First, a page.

Twitchy Tail

Mr_PMy son’s cat, being a Siamese, is a very peculiar person.  If you have ever lived with a Siamese, you know exactly what I mean.  If you are a cat person who has never known a Siamese, this will still make sense to you because all cats, in one way or another, are peculiar people.  If you are a dog person, you may not understand my affinity for the particular peculiarities of felines but I hope you can appreciate how much joy I get from this pet.   And if you are cat hater, well, you can just move along.   There is nothing here for you.

Mr. P is the cat’s name.   My son tells me that once, he was father to a litter of kittens and was called Pappy, which was shortened to Mr. P after the famous Mr. B in the Austin Powers films.  Mr. P greets me as I open my bedroom door in the morning with his typical Siamese cry, which sounds more like a baby than a meow.  Chances are, after spending the night sleeping in my son’s bed, he’s slipped out though my son’s window and in through my office window.  He is in need of some attention, specifically some petting and scratching.  When I get down on the floor to oblige, he circles me, just out of reach, still crying for attention.  My cats come to me, I tell him.  The first few times he gets within reach and I try to pet him, he jumps away but eventually he gets close enough that I can roll him over on his side and scratch his belly.   Siamese cats are among the most tactile of cats and he writhes in delight as I scratch him, sometimes swimming across the floor or jumping away, only to come back for more.  Lately, if I sit in my recliner, he will jump into my lap, circling and stretching as I scratch him before curling into a ball.  He’s not typically a lap cat and given his regal ancestry, I’m honored.

Legend has it that Siamese cats were once only owned by the royalty  of Siam, and the breed has never forgotten it.   One of their unique features is their long, thin tail, which is the same color as their points … nose, ears and feet.tail kink While most cats have straight tails, Siamese cats have a kink in their tails.   My son tells me that Siamese princesses once kept their rings on the cat’s tail and the kink kept them from falling off.  I haven’t tried it with Mr. P.   A few days ago, he was curled on my lap trying to sleep.  Usually, he finds a position in which his tail is pinned beneath him because it seems to have a mind of its own.  When he has what I call Twitchy Tail, he’ll sit watching his tail wave about, occasionally trying to catch it with his paw or chasing it around the room.  As he was trying to sleep this particular morning, his tail was waving back and forth, occasionally tickling his nose or ears.   He’d open one eye and the tail would retreat, only to return when he closed his eyes again.  Eventually, he caught it with his paw, right at the kink about three inches from the end, then happily closed his eyes to doze.  But every time he did, the end of his tail tickled his nose.  I was laughing so hard, the shaking annoyed him and he jumped down.  He was, however, still willing to be scratched on the floor.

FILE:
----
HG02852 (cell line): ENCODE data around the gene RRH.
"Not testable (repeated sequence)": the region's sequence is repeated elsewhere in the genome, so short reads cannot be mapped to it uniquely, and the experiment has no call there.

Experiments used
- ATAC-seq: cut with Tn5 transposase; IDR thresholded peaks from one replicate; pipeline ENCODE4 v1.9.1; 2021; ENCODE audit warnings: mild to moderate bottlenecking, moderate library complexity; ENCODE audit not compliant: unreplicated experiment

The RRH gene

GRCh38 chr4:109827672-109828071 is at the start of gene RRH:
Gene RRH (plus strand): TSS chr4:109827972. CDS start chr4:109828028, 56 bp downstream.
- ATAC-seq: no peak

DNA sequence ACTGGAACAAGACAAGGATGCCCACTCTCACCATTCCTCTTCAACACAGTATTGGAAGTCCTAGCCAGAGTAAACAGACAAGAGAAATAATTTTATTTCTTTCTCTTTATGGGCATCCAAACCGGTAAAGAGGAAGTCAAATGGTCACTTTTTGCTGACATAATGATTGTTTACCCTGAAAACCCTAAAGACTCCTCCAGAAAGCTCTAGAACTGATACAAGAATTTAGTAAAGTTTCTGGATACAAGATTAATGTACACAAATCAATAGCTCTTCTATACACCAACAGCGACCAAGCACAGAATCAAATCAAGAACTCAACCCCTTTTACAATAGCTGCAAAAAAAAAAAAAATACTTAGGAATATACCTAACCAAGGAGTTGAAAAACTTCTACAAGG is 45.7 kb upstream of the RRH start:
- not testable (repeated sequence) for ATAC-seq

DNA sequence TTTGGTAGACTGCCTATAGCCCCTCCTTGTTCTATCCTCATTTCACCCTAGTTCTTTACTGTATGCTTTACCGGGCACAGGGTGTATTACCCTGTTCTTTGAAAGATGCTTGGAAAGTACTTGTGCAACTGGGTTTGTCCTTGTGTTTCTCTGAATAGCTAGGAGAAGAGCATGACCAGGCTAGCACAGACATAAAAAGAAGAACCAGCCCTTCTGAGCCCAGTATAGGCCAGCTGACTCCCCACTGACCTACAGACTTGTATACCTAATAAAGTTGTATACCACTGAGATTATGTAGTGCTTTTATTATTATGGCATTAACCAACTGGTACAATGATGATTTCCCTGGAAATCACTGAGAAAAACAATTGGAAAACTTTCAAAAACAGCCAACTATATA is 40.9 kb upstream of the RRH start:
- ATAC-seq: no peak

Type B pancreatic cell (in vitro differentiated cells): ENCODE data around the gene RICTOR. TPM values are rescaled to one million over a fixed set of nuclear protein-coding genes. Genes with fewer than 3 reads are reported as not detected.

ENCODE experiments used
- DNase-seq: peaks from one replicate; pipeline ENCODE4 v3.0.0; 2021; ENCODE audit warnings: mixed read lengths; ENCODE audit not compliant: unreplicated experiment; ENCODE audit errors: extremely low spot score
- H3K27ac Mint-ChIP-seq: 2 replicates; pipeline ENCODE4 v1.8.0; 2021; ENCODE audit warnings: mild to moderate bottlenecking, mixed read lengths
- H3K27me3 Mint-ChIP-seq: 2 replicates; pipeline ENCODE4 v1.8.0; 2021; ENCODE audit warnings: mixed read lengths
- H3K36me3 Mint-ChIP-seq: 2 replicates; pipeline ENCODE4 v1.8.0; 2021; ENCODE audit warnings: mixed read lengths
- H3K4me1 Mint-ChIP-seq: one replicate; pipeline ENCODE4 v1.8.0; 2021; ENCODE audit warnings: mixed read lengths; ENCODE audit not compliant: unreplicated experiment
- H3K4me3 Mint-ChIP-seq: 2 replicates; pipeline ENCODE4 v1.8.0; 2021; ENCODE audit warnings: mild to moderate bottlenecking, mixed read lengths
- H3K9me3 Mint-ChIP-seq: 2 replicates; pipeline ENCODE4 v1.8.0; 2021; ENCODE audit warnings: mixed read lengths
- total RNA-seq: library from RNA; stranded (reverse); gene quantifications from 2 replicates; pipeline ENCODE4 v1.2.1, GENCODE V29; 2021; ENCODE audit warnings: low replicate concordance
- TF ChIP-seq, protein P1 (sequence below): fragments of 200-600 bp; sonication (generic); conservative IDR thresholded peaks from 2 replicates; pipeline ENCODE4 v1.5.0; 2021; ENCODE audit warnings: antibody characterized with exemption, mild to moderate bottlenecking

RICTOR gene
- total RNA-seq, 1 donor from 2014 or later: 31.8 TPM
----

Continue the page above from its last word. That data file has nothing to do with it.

I’ll say this.  At sixty-nine, I have enough trouble sleeping due to Twitchy MInd.  I’m sure glad I don’t have a Twitchy Tail.

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4 Comments on “Twitchy Tail”

  1. cherperz Says:

    I do understand what you mean when you say cats are peculiar people. My cat is a Himalayan which is considered a type of Persian cat but they were originally bred from a Persians and Siamese cats. The coloring is much more the Siamese while the hair length is due to the Persian genes.

    My cat does the same behaviors you describe. Cats can be very funny, often aloof, sometimes needy, but they are such interesting little creatures.

  2. territerri Says:

    I’m a dog lover… but I’m a cat lover too, and I am familiar with the adorable, smart, amazing antics of cats. Our cat, Holly, gone a few years now, had TONS of personality. Now we have Tigger, who was formerly my parents’ cat. Tigger has a personality but it’s not a fun one. He had problems from the very beginning of his life, taken from his mother too young or something, and has always been skittish. He doesn’t want to see people and spends his days hiding out. He comes out of hiding every morning though, long enough for me to give him a snuggle and a treat. (He’s mellowed out a little in his old age. He’s 17.)

    Mr. P sounds like a real character and I can see why he brings you so much joy.

    • oldereyes Says:

      My son’s Burmese, Elvis, is a rescue and very reclusive except with my son. He runs whenever Muri or I come near him but follows Aaron whereever he goes. When Aaron goes out, Elvis waits for him on the stairs of by the door. Mr. P is a typical Siamese, which isn’t everyone’s cup of cat. But I love him.

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